The report was prepared by a 13 federal agencies and was overseen by the White House Office of Science and Technology Policy, under the umbrella of a joint venture called the United States Global Change Research Program. Under a 1990 law, the group is required to report every 10 years on climate change effects on the environment.
The group found that the average U.S. temperature has risen 2 degrees Fahrenheit in the past 50 years and might rise another 4 to 11 degrees by 2100; precipitation has increased 5 percent overall over the past 50 years; and that Northern areas are likely to become wetter while the Southwest becomes drier.
“What we would want to have people take away is that climate change is happening now, and it’s actually beginning to affect our lives,” said Thomas Karl, director of the National Climatic Data Center at the National Oceanic and Atmospheric Administration, according to the New York Times. “It’s not just happening in the Arctic regions, but it’s beginning to show up in our own backyards.”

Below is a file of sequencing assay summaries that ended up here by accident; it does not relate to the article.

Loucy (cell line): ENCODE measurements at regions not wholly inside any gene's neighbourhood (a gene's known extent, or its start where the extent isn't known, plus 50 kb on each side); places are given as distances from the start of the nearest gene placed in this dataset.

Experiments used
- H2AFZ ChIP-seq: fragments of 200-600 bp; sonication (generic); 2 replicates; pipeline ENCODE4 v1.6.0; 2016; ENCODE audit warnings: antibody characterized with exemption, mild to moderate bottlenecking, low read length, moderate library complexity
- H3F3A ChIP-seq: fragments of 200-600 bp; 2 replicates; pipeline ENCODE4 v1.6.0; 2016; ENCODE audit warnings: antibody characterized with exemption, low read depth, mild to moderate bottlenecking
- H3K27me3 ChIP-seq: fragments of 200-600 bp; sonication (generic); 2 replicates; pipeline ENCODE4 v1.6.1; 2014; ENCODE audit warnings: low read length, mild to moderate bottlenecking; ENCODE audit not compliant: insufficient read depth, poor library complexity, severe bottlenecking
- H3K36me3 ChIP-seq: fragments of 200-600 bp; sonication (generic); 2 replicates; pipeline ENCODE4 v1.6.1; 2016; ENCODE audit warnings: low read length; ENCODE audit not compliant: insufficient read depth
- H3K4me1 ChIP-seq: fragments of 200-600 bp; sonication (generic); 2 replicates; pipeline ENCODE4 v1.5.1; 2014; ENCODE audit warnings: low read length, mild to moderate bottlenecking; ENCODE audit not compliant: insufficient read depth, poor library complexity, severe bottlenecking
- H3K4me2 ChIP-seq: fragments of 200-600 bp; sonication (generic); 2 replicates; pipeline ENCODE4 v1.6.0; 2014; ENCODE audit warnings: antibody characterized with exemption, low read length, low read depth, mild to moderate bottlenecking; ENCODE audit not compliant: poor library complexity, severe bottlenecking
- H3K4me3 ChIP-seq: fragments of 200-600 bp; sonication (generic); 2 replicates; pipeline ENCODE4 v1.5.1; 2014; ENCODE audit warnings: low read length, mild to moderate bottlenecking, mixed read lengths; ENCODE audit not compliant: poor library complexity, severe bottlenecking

Karl spoke about the findings in a press conference Tuesday with NOAA Director Jane Lubchenco and chief White House science adviser John Holdren.
Michael McCracken, a lead author of the Global Change Research Program’s 2000 report, told the New York Times that the new report is a useful overview of the current state of climate science in the U.S., but that there is “not much that is new” added to what previous U.S. and international science panels have found.
However, the report comes at a key time, as Congress is considering a bill supported by President Obama that would place a national cap on greenhouse gas emissions for the first time.
Although the report does not deal with that issue directly, it does say that evidence of change is “unequivocal.” It sketches out some of the effects already being seen, including more powerful tropical storms, increased drought in the Southwest, heat waves in the Northeast and reduced mountain snowpack in the West and Northwest, and says that the severity of those effects in the future will depend at least partly on how quickly the U.S. and other nations reduce emissions.